in All Things Localization

Those who follow the CSOFT Communications blog are familiar with the myriad and interesting problems born from language AI models trained on the most abundant data resource available: what people say online. What people provide in textual volume, they do not necessarily match in thoughtful consideration, and while the gains for machine learning have been nothing short of astonishing, the gaps also continue to prove newsworthy. For all that our data reveals, a transcript of humanity’s activity falls short of a comprehensive education for algorithms that many hope will one day learn the spontaneous thought processes and linguistic reasoning that GPT-3, for example, can only mimic based on pattern recognition. One party very much interested in improving this is Meta, with its stated aim of developing not only monolingual artificial intelligence, but capabilities as ambitious as real-time AI translation for its metaverse developers to deploy wherever conducive to interactivity among participants in things like online gaming (a development noted in CSOFT’s recent metaverse localization white paper). This week, reports that Meta is pursuing its focus with a shift away from the addition of parameters to boost the brawn of natural language processing (NLP) and toward the modeling of our innate mind for language highlight how the toughest nuances of communication to capture in, for example, machine translation are not simply missing data, but complex relationships between discreet regions of the brain and words encountered. By studying how the brain responds to various phrases as a person recognizes them, Meta’s researchers are gaining clearer insights into where people do with their neural networks as machines are still unable to, and how to better approximate this with language AI.

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To pursue a deeper understanding of how brains use language, Meta relied on novel research on human subjects as well as known findings about linguistic algorithms as premises for exploration. In monitoring how different brain regions responded to linguistic prompts, researchers placed people into the same scenario as a typical NLP algorithm, studying how neural nodes activated one word at a time in anticipation of the various possibilities that would potentially be expected to follow it. The analogy provided by the researchers likens the difference between algorithms and humans as the difference between fishing for the rest of the sentence and looking forward to hearing it, specifically with the example, “Once upon a…”. Whereas a machine can determine “time” as the most likely next word in the sequence, people would simply leapfrog this determination while rushing into the mental ambience of a story being told, musing instead on what lies beyond this temporal indicator. Where children see dragons and castles, AI sees a statistical likelihood to carry a sentence forward. Ultimately, Meta hopes that by understanding how the physical structures of the mind conduct this process, it can better configure algorithms to experience and generate language in a similar fashion.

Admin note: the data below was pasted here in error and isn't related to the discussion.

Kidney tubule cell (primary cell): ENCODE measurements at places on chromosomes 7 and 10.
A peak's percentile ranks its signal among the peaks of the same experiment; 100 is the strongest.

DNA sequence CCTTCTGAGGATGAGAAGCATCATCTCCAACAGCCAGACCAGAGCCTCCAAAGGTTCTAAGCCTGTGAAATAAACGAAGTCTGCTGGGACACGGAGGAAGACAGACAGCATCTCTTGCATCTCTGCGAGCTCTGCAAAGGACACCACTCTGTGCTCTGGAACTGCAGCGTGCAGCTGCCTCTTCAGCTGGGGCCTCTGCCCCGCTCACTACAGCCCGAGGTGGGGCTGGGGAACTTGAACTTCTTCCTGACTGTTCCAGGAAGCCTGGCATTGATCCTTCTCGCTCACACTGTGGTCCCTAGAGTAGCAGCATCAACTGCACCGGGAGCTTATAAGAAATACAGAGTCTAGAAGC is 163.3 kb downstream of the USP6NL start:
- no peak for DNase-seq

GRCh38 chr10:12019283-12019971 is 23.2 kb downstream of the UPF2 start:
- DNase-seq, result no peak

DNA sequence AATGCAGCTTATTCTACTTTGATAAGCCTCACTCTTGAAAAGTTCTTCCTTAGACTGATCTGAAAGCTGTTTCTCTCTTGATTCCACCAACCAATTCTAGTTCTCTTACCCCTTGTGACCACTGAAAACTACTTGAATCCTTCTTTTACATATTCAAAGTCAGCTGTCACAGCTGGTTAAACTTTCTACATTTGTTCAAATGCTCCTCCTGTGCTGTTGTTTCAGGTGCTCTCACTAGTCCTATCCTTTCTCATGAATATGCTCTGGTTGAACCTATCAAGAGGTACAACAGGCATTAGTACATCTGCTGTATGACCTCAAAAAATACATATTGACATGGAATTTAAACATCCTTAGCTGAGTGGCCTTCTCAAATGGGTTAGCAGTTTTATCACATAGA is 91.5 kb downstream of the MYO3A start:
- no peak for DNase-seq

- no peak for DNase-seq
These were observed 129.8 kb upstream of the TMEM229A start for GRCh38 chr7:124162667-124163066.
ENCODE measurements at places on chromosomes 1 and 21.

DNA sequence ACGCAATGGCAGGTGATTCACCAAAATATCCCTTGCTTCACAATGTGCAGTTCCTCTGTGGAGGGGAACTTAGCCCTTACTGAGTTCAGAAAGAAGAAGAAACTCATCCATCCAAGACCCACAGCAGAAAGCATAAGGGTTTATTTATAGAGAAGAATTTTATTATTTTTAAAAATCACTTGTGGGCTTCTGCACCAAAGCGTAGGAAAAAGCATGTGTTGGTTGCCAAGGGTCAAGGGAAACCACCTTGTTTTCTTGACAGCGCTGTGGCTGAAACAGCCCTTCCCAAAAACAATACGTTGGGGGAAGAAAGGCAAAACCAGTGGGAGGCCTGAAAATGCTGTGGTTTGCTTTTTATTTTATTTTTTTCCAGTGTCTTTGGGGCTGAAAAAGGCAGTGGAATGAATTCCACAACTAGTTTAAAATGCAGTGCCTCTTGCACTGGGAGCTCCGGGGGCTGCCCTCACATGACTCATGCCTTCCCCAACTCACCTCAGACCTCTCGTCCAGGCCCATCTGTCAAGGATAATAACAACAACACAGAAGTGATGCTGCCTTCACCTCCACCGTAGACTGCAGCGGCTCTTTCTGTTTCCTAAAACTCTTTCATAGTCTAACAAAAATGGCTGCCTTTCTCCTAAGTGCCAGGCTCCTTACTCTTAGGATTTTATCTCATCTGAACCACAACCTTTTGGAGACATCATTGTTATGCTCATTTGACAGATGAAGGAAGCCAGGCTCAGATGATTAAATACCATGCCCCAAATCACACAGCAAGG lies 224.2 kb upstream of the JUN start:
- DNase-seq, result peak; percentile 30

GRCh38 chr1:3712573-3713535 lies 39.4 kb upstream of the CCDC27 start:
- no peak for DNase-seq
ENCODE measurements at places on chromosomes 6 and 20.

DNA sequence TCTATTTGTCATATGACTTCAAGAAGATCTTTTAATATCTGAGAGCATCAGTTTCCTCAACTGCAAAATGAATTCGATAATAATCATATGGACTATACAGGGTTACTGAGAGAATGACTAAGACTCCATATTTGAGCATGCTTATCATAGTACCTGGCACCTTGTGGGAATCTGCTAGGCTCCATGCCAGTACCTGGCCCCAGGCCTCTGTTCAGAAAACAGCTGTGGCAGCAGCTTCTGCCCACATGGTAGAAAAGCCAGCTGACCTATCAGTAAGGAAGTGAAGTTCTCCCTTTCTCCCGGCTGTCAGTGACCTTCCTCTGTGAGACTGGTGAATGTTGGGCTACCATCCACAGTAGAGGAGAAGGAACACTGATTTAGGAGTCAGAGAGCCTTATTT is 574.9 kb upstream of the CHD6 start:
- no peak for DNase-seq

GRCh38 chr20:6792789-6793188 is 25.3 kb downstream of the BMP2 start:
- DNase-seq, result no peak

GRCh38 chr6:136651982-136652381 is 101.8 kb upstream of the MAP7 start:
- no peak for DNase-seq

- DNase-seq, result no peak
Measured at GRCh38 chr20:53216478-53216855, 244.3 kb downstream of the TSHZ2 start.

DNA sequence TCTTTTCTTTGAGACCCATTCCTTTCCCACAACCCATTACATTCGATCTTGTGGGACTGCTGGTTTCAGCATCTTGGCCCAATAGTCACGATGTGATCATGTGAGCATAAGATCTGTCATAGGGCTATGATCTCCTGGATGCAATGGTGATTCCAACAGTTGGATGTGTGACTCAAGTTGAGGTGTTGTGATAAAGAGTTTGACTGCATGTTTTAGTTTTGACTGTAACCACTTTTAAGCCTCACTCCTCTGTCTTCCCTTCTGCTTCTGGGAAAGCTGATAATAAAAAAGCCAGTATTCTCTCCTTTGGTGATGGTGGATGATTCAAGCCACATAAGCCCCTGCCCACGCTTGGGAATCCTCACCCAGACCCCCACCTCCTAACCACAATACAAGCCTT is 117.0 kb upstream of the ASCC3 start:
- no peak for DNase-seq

As always, the persistent limitations of experimental language AI highlight the virtues of better charted territories like machine translation post-editing, which actively address gaps in what machines are capable of through efforts from human linguists. Rather than just the flaws in its outputs, human linguists and translation experts leverage an eye for what is going on in language to correct inaccuracies and iron our awkward phrasings. Ultimately, but understanding what makes sense for a context – subject matter expertise – linguists are able to apply the imaginative component of language to the degree needed to amend the coarser statistical work of neural machine translation.

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